Habits of Kindness: Sharpen the Saw

We introduced the LAST of our 7 Habits of Kindness during our OJCS Maccabiah (it fell on Rosh Chodesh Sivan) yesterday and it may have gotten a little lost in all the Maccabiah excitement (congratulations to us all for having gone past our $10,000 high dream for the student fundraising component and for an amazing day of ruach at OJCS!).  So let me take a moment to revisit…

When our school introduces a new Habit of Kindness, I take it upon myself to blog about the new Habit.  (Last month was “Synergize“.)  We have been enlisting our Knesset to prepare and present the new Habit at our monthly Rosh Chodesh Assemblies.  (You can stay on top of all our Community of Kindness activities by checking out its blog.) They have been very creative!  But with all the work being put into the Maccabiah, let’s turn this month and see what it says from the “Leader in Me: 7 Habits for Kids” page (which was shared with the students during the opening ceremonies):

Habit 7 — Sharpen The Saw

Balance Feels Best

I take care of my body by eating right, exercising and getting sleep. I spend time with family and friends. I learn in lots of ways and lots of places, not just at school. I find meaningful ways to help others.

So you can think of what it means to “sharpen the saw” as being divided into three categories: “Spiritually Fit”, “Mentally Fit”, and “Physically Fit”.

We hopefully do our best to encourage all of those kinds of fitnesses in our school.  Certainly being a Jewish day school provides plenty of opportunity for spiritual fitness, which is one of its many benefits.  Despite our challenging schedule, we continue to hold on to three-days-a-week PE in the Lower School and five-days-a-week PE in the Middle School, as well as recesses and a robust intramural sports program.  We do our best to offer healthy options with our hot lunch program, but do struggle with the amount of sugar and snacks that the many birthdays and holidays bring with them.  This is something we plan to revisit next year.

Of course mental fitness goes along with schooling, but one advantage to being a leader in innovative learning is that it provides tons of opportunity for kids to “learn in lots of ways and lots of places, not just at school”.  We agree!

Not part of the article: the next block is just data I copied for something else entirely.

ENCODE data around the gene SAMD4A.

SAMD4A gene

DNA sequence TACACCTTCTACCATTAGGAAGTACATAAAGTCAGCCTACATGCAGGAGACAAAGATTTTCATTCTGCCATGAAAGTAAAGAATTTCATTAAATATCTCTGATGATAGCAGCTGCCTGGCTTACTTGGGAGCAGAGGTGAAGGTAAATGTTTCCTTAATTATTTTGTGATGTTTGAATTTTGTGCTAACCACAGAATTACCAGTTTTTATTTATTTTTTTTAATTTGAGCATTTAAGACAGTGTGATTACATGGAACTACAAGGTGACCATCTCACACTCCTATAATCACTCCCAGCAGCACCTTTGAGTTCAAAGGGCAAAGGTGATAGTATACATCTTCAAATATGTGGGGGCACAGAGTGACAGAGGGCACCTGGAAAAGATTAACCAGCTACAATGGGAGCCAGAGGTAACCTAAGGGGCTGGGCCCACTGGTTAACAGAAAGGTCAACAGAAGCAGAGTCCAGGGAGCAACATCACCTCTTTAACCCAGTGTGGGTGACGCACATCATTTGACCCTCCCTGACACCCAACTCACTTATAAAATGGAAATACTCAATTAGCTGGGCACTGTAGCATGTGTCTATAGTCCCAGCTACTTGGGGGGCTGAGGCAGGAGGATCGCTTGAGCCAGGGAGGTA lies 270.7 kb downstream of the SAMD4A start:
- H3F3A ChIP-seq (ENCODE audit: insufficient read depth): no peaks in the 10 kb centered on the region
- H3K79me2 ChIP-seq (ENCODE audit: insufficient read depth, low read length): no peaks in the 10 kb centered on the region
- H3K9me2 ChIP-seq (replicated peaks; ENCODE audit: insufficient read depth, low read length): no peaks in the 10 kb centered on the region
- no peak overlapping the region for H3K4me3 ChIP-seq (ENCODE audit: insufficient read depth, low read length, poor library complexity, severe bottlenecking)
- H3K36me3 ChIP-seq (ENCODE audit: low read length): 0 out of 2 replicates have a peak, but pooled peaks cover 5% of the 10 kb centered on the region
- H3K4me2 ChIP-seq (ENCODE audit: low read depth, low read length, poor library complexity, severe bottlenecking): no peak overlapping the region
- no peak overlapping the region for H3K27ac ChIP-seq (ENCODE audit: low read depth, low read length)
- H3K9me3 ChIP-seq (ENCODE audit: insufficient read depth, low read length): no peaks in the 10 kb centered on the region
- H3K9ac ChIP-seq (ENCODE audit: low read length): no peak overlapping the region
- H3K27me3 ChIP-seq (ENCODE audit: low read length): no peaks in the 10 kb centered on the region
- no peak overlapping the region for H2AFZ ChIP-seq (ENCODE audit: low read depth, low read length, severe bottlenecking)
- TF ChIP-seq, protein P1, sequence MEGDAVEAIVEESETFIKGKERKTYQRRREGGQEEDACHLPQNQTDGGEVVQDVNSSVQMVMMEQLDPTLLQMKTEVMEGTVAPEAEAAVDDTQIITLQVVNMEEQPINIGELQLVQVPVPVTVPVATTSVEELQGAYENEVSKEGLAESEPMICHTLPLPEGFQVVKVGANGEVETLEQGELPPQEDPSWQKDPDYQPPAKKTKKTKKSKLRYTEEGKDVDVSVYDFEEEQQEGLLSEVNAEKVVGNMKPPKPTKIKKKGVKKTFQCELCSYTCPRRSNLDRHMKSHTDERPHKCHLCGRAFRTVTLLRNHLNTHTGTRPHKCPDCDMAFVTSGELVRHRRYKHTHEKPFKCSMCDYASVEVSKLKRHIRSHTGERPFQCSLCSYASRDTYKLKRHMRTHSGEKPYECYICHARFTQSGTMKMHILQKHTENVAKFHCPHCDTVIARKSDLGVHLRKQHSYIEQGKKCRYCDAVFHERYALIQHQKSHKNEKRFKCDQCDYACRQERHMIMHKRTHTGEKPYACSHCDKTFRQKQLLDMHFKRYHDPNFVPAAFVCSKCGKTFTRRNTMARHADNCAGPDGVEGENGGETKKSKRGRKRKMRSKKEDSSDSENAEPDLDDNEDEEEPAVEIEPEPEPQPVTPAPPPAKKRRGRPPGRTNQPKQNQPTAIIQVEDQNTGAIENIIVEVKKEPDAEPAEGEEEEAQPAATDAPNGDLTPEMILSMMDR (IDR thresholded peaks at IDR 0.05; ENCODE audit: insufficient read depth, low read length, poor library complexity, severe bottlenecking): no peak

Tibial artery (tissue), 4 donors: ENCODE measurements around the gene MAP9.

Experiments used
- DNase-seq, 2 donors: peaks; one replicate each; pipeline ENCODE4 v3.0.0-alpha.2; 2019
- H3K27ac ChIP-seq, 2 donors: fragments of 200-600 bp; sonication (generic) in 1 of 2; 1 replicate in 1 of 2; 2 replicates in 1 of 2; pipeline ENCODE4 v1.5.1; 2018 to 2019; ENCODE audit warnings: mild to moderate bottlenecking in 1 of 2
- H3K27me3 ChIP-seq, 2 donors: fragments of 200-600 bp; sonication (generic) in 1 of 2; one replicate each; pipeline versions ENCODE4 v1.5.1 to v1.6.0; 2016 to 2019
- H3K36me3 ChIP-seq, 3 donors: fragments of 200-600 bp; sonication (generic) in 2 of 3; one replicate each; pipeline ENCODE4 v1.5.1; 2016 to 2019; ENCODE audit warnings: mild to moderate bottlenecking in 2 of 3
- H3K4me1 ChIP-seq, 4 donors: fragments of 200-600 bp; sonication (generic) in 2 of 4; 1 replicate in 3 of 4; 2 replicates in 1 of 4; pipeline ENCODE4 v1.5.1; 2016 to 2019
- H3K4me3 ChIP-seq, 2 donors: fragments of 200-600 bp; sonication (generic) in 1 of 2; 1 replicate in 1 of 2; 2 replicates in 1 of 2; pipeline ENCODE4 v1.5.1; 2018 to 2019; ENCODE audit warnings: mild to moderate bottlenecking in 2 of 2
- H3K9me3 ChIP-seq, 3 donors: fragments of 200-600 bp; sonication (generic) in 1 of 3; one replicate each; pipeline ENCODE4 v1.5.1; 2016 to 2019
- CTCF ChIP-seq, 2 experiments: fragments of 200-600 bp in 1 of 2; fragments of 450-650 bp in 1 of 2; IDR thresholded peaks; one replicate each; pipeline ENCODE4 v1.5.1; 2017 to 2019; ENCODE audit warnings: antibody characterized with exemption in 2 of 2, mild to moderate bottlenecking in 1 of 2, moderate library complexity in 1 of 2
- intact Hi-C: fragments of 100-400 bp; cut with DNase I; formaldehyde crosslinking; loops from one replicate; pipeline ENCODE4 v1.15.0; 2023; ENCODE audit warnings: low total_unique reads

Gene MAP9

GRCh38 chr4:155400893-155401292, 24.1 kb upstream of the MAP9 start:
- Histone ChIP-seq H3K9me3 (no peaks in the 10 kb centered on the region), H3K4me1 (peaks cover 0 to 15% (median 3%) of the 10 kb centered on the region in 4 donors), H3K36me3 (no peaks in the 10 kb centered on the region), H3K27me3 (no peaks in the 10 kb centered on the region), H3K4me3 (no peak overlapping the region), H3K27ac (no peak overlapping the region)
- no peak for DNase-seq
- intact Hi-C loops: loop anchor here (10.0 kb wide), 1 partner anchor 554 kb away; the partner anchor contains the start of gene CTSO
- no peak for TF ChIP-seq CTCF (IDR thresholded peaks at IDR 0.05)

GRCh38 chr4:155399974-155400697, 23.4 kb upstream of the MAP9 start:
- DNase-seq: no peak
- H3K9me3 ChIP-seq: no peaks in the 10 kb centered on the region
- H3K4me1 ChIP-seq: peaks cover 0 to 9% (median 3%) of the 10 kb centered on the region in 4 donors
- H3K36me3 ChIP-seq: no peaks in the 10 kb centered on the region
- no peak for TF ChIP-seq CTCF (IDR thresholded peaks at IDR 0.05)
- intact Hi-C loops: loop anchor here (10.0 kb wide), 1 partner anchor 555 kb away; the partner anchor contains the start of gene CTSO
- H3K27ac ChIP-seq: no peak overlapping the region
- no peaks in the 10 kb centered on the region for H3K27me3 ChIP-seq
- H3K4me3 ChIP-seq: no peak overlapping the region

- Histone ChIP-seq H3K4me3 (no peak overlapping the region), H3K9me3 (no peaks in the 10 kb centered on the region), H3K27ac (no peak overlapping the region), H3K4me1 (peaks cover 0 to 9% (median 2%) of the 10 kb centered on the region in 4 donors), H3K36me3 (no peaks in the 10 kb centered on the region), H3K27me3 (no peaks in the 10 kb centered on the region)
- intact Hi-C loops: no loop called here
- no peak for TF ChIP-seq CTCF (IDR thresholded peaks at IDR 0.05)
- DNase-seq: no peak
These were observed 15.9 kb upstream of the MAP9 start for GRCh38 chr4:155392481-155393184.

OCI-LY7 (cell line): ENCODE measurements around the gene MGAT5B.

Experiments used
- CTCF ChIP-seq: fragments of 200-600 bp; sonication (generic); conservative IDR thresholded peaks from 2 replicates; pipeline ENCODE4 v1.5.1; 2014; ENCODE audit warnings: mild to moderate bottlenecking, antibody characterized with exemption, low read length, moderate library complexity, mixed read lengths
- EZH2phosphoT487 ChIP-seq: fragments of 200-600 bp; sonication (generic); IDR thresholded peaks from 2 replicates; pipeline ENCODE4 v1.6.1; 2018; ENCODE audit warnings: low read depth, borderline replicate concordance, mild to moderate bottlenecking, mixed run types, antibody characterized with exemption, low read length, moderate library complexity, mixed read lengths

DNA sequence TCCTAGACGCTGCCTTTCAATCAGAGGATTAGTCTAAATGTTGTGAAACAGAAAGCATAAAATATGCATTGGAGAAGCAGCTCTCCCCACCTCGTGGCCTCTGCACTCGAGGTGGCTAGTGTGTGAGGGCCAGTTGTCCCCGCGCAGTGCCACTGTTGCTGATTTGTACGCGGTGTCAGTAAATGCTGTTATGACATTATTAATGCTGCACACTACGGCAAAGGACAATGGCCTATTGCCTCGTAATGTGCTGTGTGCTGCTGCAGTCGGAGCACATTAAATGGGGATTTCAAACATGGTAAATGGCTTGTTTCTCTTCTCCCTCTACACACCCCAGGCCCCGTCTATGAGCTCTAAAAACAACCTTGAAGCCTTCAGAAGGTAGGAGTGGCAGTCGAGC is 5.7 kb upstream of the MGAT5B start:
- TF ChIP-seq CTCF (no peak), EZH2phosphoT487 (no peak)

Part of my goal of blogging about the habits is not just to demonstrate how the school attempts to foster them, however, but to model my own attempts to foster them.  So how am I doing?

I have loved the opportunity our new Tefillah curriculum in the Middle School has provided me to re-engage with daily, morning prayer.  As challenging (and rewarding) as it may be to get middle schoolers psyched for prayer, it is been great for my own spiritual fitness.

Mental fitness?  If I reinterpret the language for children into workaday life, mental fitness here would mean that I find opportunities to learn outside of what I am required to learn or think about to perform my job.  For years (many years), my graduate work and my dissertation-writing were more than sufficient to ensure mental fitness.  But for the last few years?  Outside of many robust games of Words with Friends, my mental fitness may be lacking!  I love the opportunity Shabbat affords me to be with family and friends, but they are also my only hours to read and I would hate to have to choose between those two!  Plus, by the time we finish cleaning up from Shabbat dinner, I’m asleep before my kids.  So I definitely need to “Be Proactive” and do some goal-setting for future mental fitness.

That leaves physical fitness…

I shared back in a blog post about Habit #3, Putting First Things First,

I have made two commitments to wellness this year that are a constant source of teasing…

…I purchased a mini-standing desk for laptop users.

…I purchased a seasonal affective disorder lamp.

I have seen the articles all about how “sitting is the new smoking” and if that is even partly true, I am sadly stage something with sitting.  So I am now standing a few hours a day at my desk and we’ll see what happens!

It is dark when I get to school and dark when I leave school. And for fun, for about half the year it is pretty dark while I am at school too!  So I have decided to see if one of these SAD lights will keep me un-SAD during the long winter months.

Well, did they make a difference?  I can definitely say that they did not not make a difference!  I definitely think the standing desk has helped and I am thinking about getting a standing mat to go with it next year so that I can comfortably stand for even longer.  My SAD light helped during the long winter months (I am only going by “light” and not “temperature,” otherwise, I would be tempted to still call it “winter”).  My wellness goal for the summer is to ride my bike to work each day.  My physical fitness goal for next year is to add some weight training or a sport to whatever cardio I can manage at home.

So that’s how plan on sharpening my saw…how about you?

Author: Jon Mitzmacher

Dr. Jon Mitzmacher is the Head of the Ottawa Jewish Community School and co-founder of edJEWcon.  He was most recently the VP of Innovation for Prizmah: Center for Jewish Day Schools.  He is the former Executive Director of the Schechter Day School Network.  He is also the former head of the Martin J. Gottlieb Day School, a K-8 Solomon Schechter, located in Jacksonville, FL, and part of the Jacksonville Jewish Center.  He was the founding head of the Solomon Schechter Day School of Las Vegas.  Jon has worked in all aspects of Jewish Education from camping to congregations and everything in between.

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